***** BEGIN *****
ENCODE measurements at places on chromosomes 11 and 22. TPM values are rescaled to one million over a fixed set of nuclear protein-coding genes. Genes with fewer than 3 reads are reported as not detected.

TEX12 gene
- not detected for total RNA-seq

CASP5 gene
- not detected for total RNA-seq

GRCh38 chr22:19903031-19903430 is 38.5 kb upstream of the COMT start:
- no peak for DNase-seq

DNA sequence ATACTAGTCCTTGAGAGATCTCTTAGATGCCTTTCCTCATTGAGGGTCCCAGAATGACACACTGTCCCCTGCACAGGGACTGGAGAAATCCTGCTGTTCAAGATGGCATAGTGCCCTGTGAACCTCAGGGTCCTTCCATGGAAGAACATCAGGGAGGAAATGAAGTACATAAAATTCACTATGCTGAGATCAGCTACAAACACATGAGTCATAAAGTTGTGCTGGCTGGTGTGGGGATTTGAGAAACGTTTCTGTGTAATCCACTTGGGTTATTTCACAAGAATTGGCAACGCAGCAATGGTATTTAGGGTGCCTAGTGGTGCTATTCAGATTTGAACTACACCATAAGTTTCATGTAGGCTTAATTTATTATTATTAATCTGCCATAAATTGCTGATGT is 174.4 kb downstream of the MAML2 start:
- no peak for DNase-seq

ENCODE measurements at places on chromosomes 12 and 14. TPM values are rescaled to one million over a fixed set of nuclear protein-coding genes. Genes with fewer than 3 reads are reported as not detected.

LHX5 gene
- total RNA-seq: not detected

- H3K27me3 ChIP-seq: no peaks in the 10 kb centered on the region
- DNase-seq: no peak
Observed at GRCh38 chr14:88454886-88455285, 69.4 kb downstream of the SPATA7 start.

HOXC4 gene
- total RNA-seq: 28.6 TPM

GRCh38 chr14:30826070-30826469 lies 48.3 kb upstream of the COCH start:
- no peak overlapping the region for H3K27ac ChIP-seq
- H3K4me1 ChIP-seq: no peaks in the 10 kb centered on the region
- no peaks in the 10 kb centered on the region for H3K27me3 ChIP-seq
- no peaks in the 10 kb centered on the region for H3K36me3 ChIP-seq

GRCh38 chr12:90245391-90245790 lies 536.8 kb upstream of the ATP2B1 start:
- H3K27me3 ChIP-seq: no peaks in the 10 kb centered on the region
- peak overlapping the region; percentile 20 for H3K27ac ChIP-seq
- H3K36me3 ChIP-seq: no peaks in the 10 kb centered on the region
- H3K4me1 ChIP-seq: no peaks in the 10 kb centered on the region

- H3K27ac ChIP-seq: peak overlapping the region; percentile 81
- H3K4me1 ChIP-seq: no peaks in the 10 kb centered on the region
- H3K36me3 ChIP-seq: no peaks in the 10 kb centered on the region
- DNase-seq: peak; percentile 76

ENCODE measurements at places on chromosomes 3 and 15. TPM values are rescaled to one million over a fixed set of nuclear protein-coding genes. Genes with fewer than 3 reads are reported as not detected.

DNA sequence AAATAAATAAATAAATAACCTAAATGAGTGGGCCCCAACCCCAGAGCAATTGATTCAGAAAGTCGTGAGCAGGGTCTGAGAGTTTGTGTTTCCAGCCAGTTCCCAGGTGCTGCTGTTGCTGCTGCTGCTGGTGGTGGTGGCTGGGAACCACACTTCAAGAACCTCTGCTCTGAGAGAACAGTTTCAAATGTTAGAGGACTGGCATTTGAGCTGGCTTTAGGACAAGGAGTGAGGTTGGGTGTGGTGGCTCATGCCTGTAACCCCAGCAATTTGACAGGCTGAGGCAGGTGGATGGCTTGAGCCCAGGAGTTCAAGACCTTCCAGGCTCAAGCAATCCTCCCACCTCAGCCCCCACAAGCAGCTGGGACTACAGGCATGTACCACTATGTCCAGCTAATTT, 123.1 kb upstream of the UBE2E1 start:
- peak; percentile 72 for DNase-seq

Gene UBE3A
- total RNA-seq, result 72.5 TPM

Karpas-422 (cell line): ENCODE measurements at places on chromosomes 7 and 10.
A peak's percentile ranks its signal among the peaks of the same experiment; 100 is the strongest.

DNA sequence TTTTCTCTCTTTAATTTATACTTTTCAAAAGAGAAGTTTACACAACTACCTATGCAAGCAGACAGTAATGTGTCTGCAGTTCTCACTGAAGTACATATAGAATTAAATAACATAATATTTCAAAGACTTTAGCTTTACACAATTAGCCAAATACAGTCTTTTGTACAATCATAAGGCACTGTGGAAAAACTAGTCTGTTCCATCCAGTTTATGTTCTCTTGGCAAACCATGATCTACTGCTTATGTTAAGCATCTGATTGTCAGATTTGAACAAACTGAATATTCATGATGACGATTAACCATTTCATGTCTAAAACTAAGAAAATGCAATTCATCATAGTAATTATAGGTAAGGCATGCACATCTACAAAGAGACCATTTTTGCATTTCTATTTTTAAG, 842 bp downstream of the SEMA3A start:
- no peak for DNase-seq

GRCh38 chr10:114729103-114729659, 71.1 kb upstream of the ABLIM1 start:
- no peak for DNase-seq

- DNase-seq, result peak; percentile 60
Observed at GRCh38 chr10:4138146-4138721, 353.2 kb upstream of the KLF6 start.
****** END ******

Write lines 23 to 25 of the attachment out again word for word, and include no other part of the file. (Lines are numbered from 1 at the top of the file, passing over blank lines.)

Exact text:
GRCh38 chr12:90245391-90245790 lies 536.8 kb upstream of the ATP2B1 start:
- H3K27me3 ChIP-seq: no peaks in the 10 kb centered on the region
- peak overlapping the region; percentile 20 for H3K27ac ChIP-seq